“The city government is aware of the poor implementation of segregation and materials recovery at the household and barangay level. And even more pressing is the lack of MRFs or materials recovery facilities. Of the 182 barangays in Davao City, only a handful or less than 5 have functional MRFs,” Santos stressed.

Amid these concerns, New Carmen residents like Wilfreda Banyados have mixed comments when it comes to the landfill. While she acknowledges that it may, to some extent, affect their health, she believes that it also enables them to generate income necessary for survival. As with most residents living in the vicinity of the landfill, Banyados earns a living through a small karenderia. To mitigate the health risks, her products are all wrapped with cellophane to prevent flies from coming in contact with her food.

“Okay ra man. Naanad ra man pud mi. Mas nakatabang pud ug nay basura kay dako-dako ang income kay daghan man tao so kusog ang halin sa paninda,” she said.

Meanwhile, Ecoteneo is once again voicing out on the issue of New Carmen. For instance, the environmental organization is very much aware about the informal sector that is dependent on the landfill, especially those in the business of materials recovery. They believe that continuing on with WTE or incineration plan will only displace the marginalized people, just like Wilfreda, working under the blistering heat every day to earn an income for themselves and their families.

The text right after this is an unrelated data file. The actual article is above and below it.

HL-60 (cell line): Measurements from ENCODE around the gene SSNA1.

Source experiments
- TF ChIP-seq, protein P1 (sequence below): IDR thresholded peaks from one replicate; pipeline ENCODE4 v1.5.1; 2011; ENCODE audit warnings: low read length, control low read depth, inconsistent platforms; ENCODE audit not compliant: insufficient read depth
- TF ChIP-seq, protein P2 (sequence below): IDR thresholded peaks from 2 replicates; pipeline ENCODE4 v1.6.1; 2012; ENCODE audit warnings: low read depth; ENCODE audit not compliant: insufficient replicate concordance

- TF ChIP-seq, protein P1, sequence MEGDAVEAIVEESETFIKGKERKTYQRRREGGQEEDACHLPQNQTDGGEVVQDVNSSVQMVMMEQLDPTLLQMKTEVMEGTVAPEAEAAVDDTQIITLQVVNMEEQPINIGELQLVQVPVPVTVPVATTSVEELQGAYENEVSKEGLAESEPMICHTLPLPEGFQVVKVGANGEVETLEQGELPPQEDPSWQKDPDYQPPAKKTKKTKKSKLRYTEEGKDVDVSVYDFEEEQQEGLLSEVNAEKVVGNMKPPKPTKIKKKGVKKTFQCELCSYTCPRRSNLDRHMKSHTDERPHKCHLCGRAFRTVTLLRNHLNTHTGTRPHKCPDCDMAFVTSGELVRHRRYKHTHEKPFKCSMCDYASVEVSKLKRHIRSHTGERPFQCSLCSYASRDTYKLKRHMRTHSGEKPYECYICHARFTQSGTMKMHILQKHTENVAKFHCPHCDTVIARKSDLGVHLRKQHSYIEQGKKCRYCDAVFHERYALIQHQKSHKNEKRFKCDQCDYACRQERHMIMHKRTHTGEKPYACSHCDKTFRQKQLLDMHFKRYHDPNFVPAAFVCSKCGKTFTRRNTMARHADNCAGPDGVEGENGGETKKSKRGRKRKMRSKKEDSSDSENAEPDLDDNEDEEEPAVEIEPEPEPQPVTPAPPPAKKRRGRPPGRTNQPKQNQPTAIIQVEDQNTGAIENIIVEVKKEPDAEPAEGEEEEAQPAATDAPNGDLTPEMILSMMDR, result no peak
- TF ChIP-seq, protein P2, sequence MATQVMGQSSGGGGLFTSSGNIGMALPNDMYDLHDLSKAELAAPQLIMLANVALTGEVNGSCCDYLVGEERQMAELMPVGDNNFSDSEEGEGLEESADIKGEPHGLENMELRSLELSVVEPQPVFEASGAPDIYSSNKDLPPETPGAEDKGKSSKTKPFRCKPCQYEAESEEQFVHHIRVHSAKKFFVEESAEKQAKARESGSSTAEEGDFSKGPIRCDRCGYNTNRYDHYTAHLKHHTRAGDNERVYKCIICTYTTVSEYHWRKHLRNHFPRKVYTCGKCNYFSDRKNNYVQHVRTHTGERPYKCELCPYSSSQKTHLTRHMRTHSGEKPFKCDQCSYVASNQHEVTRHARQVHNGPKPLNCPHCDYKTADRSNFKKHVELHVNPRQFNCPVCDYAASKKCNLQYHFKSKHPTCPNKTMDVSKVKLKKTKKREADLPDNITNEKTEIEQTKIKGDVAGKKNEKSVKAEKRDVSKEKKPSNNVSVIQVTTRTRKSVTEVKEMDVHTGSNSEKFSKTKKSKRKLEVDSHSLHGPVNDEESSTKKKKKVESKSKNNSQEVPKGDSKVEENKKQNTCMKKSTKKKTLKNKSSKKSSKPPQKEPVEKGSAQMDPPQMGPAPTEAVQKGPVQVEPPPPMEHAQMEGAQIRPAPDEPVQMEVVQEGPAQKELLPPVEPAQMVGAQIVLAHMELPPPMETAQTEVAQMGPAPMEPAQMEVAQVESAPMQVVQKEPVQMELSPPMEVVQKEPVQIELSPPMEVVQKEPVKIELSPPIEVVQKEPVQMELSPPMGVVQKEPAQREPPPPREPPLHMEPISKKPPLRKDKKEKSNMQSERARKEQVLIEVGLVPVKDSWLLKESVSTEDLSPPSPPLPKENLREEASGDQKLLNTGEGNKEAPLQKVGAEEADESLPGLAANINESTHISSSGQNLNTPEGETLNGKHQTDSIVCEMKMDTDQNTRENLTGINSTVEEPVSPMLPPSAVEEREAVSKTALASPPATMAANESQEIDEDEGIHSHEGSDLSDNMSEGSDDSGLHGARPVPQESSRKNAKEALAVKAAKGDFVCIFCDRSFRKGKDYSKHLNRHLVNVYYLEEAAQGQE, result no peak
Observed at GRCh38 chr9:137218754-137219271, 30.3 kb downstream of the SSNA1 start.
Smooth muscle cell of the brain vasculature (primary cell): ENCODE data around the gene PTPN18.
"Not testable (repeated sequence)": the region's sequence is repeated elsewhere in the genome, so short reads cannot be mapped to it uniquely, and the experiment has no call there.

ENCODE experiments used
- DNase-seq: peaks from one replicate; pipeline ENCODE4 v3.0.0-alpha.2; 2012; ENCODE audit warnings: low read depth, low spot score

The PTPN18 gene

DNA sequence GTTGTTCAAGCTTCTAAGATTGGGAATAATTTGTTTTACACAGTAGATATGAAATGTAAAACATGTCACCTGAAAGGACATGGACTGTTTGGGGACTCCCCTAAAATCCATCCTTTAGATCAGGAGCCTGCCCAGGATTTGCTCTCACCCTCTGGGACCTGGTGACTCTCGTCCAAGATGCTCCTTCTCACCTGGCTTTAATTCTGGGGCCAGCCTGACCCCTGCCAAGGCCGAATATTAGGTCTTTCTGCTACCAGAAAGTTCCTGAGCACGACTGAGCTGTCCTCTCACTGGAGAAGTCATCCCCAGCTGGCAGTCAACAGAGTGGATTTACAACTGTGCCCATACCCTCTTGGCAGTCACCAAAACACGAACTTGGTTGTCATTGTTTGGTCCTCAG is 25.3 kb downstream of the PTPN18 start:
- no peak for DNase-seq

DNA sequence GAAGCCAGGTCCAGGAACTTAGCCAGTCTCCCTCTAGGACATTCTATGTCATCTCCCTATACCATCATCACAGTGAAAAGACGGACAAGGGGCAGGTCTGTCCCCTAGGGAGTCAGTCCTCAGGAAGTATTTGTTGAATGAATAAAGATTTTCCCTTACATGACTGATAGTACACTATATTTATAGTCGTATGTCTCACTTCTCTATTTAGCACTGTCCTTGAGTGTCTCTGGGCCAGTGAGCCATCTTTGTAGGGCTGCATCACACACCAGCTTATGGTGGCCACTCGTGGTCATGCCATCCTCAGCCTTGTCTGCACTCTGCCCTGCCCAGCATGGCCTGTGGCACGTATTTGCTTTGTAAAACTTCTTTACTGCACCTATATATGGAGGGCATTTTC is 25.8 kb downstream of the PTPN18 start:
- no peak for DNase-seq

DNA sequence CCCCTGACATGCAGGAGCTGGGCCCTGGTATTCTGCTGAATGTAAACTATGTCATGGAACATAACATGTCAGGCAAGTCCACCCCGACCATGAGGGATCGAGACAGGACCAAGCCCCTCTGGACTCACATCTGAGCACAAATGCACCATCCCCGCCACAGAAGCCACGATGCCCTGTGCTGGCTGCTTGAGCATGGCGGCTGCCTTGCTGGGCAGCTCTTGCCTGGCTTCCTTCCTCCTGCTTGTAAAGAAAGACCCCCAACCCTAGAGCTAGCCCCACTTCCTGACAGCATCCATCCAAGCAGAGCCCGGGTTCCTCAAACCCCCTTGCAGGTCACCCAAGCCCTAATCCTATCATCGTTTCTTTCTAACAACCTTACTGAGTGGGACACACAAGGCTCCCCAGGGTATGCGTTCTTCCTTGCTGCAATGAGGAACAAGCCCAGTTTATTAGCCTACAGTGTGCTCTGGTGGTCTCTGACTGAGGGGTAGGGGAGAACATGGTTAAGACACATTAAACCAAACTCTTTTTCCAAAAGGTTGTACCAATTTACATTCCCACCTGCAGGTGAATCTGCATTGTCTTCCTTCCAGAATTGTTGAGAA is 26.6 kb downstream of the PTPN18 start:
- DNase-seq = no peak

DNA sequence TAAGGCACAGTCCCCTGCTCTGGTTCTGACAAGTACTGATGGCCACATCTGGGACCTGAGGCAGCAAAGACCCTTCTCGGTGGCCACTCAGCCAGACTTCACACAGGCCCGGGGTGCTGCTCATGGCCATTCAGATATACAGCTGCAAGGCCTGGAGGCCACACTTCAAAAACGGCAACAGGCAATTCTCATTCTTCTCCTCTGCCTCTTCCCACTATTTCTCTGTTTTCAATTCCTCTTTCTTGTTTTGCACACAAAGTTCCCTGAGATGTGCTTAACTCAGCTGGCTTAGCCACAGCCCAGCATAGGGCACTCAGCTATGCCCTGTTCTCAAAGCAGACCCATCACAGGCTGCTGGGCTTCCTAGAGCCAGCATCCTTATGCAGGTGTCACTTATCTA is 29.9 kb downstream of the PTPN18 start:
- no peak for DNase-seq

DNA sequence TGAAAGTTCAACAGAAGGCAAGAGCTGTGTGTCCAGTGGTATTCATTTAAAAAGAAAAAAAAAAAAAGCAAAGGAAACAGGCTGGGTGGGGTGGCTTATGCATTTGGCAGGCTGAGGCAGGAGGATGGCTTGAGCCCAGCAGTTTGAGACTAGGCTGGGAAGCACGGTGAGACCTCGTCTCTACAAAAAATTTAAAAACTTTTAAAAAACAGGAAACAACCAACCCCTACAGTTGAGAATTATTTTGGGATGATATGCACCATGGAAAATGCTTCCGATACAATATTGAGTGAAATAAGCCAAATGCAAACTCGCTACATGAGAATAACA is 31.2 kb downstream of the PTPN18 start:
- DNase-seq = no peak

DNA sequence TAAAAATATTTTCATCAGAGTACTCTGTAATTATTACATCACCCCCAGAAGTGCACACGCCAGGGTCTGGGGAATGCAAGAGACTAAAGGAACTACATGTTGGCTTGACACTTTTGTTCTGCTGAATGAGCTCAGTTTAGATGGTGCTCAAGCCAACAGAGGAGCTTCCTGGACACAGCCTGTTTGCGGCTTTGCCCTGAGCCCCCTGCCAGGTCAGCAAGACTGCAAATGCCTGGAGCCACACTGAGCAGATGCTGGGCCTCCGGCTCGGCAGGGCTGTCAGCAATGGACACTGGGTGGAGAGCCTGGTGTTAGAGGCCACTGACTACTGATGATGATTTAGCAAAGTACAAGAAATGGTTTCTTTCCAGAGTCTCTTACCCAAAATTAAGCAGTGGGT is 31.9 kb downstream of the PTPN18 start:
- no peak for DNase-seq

More than just a cause of environmental concern, New Carmen has also become a symbol of inaction and greed over the years. With every delay in the search for a new sanitary landfill, the more dangerous it becomes to the environment and the lives of the citizens in the area. Sacrificing one for the other may not be the best possible solution as there is so much at risk.

While the local government’s idea to push through with WTE could be a possibility, but at the same time, a concerning alternative, forcing people to relocate and lose their jobs is just as fatal. Given these pressing concerns that encompass health, income-generation, and environmental degradation, the situation of New Carmen should not be taken by a government that so often benefits the mighty few.



End the silence of the gagged!